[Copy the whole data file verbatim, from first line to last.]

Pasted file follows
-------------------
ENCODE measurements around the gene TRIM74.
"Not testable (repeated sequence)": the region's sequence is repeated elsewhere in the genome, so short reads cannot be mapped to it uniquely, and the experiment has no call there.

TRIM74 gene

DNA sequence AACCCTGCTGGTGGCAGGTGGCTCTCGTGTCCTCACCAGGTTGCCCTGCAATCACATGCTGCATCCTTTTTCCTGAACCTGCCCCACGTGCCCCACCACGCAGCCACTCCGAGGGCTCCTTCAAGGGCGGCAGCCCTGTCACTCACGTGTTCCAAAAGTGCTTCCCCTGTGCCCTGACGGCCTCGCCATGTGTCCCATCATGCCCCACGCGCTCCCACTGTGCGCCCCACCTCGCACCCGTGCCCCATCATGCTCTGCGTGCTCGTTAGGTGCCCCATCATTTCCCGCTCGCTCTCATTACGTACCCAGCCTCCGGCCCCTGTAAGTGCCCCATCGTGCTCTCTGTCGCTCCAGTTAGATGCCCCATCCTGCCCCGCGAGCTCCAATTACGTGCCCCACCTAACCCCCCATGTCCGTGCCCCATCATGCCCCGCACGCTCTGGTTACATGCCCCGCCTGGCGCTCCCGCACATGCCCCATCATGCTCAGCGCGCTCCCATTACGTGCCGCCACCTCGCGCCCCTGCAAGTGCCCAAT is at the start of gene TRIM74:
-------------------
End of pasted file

ENCODE measurements around the gene TRIM74.
"Not testable (repeated sequence)": the region's sequence is repeated elsewhere in the genome, so short reads cannot be mapped to it uniquely, and the experiment has no call there.

TRIM74 gene

DNA sequence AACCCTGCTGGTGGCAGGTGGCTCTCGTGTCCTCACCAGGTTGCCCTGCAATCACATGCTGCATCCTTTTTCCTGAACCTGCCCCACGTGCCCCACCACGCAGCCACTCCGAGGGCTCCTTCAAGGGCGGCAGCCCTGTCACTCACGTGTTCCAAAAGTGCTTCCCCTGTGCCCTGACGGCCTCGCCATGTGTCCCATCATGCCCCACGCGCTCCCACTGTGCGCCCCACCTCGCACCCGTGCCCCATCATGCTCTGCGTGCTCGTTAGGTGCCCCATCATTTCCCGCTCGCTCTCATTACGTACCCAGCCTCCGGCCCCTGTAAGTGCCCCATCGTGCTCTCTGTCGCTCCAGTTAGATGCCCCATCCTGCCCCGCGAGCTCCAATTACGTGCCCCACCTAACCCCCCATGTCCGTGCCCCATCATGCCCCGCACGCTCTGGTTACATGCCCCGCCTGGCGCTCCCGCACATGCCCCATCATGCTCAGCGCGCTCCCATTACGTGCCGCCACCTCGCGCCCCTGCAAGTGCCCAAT is at the start of gene TRIM74: